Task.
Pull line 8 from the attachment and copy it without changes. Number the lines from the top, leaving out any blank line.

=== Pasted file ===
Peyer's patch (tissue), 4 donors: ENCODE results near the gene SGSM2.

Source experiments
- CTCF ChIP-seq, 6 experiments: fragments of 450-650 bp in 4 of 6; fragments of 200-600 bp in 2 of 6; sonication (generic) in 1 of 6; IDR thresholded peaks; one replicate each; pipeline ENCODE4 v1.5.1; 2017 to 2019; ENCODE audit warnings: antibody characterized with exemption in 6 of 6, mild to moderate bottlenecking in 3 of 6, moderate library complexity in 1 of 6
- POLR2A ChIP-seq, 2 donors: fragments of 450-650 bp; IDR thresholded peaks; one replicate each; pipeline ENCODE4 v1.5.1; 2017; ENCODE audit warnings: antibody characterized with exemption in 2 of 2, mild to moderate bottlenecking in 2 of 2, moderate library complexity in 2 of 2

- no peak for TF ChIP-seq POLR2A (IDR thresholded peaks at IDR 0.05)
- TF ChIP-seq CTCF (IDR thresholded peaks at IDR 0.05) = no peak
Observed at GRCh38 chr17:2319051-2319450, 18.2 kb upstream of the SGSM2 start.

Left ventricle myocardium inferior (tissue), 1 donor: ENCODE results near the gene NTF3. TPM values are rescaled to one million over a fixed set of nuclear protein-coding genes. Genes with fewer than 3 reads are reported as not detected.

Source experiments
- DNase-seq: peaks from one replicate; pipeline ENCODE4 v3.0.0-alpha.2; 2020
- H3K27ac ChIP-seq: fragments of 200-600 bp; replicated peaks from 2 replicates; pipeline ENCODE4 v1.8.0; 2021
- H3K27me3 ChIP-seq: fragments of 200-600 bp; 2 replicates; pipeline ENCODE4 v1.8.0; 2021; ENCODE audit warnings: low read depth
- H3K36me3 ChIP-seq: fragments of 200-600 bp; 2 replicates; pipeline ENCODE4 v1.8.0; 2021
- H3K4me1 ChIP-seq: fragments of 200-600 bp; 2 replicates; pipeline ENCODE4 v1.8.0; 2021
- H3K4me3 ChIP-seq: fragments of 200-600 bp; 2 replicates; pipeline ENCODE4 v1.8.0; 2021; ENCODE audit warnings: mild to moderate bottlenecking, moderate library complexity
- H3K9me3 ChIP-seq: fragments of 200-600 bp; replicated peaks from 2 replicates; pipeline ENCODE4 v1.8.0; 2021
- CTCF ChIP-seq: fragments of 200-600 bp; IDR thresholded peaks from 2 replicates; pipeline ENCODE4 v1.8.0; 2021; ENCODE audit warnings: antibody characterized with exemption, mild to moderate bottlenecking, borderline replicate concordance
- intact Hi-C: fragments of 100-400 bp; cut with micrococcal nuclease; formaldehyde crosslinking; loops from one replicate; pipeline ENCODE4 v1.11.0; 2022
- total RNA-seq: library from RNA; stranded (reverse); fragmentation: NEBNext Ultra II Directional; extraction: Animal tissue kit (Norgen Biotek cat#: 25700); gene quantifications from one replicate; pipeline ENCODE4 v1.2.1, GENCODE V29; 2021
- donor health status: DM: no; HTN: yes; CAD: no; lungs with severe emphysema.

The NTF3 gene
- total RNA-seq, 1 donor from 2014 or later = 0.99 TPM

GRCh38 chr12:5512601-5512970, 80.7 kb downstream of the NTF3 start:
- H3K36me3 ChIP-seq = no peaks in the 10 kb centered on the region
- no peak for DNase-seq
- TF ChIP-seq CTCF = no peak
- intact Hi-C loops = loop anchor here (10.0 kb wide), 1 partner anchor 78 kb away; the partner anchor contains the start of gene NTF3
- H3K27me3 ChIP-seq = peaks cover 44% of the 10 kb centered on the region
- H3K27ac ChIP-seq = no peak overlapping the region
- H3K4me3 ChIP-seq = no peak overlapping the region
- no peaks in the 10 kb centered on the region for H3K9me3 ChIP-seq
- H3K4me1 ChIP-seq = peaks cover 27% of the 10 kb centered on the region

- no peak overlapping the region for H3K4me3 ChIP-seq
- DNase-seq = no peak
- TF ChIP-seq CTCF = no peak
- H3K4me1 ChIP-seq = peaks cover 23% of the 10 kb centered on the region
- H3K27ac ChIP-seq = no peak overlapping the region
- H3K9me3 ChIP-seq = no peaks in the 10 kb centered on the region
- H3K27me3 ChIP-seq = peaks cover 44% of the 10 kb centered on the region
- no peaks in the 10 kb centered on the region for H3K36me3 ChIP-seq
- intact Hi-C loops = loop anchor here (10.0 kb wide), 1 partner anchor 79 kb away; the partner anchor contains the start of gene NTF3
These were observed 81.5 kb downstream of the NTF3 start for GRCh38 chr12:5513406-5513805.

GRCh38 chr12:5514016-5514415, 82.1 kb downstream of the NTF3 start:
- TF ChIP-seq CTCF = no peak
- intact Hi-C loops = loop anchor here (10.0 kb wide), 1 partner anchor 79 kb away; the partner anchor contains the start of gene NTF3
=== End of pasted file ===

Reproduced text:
Left ventricle myocardium inferior (tissue), 1 donor: ENCODE results near the gene NTF3. TPM values are rescaled to one million over a fixed set of nuclear protein-coding genes. Genes with fewer than 3 reads are reported as not detected.